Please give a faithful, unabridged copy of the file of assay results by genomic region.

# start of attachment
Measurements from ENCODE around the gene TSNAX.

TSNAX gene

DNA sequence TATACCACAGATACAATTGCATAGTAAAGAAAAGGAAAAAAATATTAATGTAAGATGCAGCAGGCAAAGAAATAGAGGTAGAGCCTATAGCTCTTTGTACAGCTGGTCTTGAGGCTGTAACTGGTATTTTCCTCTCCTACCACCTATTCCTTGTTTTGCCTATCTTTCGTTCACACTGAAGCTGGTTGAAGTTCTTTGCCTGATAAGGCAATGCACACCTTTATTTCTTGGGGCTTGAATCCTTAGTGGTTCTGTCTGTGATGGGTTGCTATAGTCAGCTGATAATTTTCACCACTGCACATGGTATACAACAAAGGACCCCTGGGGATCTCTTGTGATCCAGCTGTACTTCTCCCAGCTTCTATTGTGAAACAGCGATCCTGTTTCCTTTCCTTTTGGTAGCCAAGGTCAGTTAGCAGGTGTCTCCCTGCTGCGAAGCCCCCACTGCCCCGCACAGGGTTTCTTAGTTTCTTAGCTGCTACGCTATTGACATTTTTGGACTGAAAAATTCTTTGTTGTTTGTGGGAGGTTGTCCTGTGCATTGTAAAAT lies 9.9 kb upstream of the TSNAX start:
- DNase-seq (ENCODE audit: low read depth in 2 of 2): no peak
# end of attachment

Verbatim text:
Measurements from ENCODE around the gene TSNAX.

TSNAX gene

DNA sequence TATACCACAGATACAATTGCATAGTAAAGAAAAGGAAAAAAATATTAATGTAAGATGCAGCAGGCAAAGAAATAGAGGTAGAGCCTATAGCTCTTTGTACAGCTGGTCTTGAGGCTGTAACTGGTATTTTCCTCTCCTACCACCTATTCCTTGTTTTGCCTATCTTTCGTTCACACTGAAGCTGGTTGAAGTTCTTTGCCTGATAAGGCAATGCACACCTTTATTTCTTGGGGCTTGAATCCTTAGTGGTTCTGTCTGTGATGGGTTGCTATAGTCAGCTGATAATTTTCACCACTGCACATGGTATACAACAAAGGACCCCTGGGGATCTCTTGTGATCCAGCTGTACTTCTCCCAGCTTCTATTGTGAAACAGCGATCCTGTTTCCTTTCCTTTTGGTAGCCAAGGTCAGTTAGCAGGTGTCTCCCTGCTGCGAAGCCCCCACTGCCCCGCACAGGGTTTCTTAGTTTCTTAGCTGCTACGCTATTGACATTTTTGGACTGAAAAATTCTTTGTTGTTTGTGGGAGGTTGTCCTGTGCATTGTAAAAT lies 9.9 kb upstream of the TSNAX start:
- DNase-seq (ENCODE audit: low read depth in 2 of 2): no peak